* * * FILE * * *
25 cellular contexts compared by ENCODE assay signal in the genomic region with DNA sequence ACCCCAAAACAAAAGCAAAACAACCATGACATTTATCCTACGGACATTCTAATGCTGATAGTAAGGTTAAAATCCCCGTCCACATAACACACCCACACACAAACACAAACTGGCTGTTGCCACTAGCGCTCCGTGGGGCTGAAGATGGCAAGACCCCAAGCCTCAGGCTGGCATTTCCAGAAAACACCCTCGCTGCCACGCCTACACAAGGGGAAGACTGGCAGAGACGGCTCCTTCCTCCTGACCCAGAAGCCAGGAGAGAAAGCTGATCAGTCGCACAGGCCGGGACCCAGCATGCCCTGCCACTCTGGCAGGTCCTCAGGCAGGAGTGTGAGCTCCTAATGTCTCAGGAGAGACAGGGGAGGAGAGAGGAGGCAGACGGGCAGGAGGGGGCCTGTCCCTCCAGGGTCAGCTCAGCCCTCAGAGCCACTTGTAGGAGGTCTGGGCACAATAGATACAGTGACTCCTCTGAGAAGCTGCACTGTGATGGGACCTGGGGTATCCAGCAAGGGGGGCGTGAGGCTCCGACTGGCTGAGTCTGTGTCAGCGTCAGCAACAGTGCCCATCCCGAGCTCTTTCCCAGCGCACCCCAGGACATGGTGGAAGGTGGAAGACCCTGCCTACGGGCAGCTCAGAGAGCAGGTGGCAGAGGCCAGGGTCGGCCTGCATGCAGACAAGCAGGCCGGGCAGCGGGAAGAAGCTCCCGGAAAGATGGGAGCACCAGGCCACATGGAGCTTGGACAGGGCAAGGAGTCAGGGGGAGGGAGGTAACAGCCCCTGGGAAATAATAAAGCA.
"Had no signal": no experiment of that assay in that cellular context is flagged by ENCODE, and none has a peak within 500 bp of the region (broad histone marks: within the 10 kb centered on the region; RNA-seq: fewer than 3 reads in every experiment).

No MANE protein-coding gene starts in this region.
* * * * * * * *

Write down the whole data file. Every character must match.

25 cellular contexts compared by ENCODE assay signal in the genomic region with DNA sequence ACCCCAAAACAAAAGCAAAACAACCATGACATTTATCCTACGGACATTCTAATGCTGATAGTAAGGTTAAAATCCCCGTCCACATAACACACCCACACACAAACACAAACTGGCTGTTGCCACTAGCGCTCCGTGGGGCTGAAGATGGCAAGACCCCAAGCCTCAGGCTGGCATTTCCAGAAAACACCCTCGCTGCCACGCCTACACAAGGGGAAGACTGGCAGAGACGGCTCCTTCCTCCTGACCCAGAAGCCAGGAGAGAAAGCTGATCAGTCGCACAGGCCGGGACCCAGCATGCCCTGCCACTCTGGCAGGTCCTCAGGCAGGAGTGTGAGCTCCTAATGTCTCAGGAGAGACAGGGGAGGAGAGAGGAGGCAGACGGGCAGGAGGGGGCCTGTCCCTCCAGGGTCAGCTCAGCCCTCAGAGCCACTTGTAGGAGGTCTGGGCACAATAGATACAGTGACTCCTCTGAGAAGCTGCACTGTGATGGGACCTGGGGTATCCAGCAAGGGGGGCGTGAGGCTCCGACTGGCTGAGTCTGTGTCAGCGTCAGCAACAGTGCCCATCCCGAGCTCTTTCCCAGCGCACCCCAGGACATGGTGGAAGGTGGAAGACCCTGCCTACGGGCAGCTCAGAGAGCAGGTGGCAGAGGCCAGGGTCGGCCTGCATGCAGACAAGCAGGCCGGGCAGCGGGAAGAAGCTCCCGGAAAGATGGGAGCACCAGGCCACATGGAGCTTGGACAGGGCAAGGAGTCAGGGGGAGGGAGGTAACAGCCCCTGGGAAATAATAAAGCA.
"Had no signal": no experiment of that assay in that cellular context is flagged by ENCODE, and none has a peak within 500 bp of the region (broad histone marks: within the 10 kb centered on the region; RNA-seq: fewer than 3 reads in every experiment).

No MANE protein-coding gene starts in this region.